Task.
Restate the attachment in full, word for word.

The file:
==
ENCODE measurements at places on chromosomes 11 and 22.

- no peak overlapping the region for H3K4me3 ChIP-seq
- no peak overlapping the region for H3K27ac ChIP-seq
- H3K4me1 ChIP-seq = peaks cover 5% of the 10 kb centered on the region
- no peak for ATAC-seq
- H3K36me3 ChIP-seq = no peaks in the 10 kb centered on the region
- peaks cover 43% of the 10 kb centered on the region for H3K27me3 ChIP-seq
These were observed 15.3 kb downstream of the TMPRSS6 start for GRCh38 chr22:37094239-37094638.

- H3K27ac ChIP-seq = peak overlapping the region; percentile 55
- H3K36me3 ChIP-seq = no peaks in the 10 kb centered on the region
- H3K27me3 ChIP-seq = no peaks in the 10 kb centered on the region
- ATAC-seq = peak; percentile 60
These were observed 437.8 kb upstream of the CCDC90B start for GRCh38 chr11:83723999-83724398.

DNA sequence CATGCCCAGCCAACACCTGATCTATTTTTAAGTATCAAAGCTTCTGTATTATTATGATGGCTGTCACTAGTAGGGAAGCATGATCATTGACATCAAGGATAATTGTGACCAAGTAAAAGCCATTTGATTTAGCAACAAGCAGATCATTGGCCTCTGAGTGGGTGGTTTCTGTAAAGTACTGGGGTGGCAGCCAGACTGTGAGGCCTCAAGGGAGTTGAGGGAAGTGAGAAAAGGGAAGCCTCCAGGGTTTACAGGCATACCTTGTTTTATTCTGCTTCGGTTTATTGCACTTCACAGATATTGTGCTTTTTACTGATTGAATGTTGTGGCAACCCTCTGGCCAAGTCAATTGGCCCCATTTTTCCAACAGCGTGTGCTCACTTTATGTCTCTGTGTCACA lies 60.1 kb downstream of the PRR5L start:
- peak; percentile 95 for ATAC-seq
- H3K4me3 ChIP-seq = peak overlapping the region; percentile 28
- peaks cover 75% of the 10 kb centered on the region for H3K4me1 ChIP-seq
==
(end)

ENCODE measurements at places on chromosomes 11 and 22.

- no peak overlapping the region for H3K4me3 ChIP-seq
- no peak overlapping the region for H3K27ac ChIP-seq
- H3K4me1 ChIP-seq = peaks cover 5% of the 10 kb centered on the region
- no peak for ATAC-seq
- H3K36me3 ChIP-seq = no peaks in the 10 kb centered on the region
- peaks cover 43% of the 10 kb centered on the region for H3K27me3 ChIP-seq
These were observed 15.3 kb downstream of the TMPRSS6 start for GRCh38 chr22:37094239-37094638.

- H3K27ac ChIP-seq = peak overlapping the region; percentile 55
- H3K36me3 ChIP-seq = no peaks in the 10 kb centered on the region
- H3K27me3 ChIP-seq = no peaks in the 10 kb centered on the region
- ATAC-seq = peak; percentile 60
These were observed 437.8 kb upstream of the CCDC90B start for GRCh38 chr11:83723999-83724398.

DNA sequence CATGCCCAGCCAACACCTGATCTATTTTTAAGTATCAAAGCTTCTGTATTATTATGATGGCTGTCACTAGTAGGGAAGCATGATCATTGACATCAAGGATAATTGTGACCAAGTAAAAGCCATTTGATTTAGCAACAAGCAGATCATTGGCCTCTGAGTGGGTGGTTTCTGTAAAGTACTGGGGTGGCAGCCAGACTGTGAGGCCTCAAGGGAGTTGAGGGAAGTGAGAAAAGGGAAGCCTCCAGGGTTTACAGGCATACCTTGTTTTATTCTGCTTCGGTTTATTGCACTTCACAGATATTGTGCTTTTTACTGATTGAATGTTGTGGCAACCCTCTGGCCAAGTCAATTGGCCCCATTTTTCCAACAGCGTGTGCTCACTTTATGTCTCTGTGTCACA lies 60.1 kb downstream of the PRR5L start:
- peak; percentile 95 for ATAC-seq
- H3K4me3 ChIP-seq = peak overlapping the region; percentile 28
- peaks cover 75% of the 10 kb centered on the region for H3K4me1 ChIP-seq